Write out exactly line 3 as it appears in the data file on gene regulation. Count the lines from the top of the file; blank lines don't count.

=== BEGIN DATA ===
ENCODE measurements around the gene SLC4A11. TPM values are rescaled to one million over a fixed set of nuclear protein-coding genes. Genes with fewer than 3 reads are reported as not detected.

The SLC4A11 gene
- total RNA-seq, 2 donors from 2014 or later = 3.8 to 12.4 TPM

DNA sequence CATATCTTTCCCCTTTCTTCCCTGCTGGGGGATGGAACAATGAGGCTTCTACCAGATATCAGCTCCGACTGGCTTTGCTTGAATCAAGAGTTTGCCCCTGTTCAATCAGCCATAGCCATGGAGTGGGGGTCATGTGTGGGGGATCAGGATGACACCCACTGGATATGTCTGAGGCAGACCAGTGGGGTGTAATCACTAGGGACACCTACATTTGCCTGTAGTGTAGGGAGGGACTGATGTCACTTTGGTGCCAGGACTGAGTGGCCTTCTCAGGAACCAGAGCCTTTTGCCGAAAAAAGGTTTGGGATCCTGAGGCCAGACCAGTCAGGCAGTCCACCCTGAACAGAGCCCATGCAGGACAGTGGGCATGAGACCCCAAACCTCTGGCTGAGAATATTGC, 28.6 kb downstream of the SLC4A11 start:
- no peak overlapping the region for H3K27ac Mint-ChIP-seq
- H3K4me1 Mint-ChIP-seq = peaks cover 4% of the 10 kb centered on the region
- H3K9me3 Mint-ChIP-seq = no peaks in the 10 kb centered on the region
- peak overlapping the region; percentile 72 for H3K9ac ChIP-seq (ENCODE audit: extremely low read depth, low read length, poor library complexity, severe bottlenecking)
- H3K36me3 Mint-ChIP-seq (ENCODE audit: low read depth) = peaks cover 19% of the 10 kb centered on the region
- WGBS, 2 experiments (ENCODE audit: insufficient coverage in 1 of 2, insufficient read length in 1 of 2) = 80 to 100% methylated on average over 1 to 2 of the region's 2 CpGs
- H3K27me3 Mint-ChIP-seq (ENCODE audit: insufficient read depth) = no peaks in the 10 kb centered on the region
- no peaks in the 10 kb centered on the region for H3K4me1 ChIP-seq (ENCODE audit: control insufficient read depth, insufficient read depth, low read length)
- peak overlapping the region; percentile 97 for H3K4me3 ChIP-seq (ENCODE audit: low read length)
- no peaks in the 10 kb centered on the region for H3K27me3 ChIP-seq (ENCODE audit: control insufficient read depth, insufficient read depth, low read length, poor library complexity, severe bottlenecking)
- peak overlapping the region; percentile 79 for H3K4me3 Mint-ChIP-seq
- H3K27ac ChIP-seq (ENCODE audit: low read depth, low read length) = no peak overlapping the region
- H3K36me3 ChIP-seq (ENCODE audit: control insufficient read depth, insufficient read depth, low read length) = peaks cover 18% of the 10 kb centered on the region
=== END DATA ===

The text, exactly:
- total RNA-seq, 2 donors from 2014 or later = 3.8 to 12.4 TPM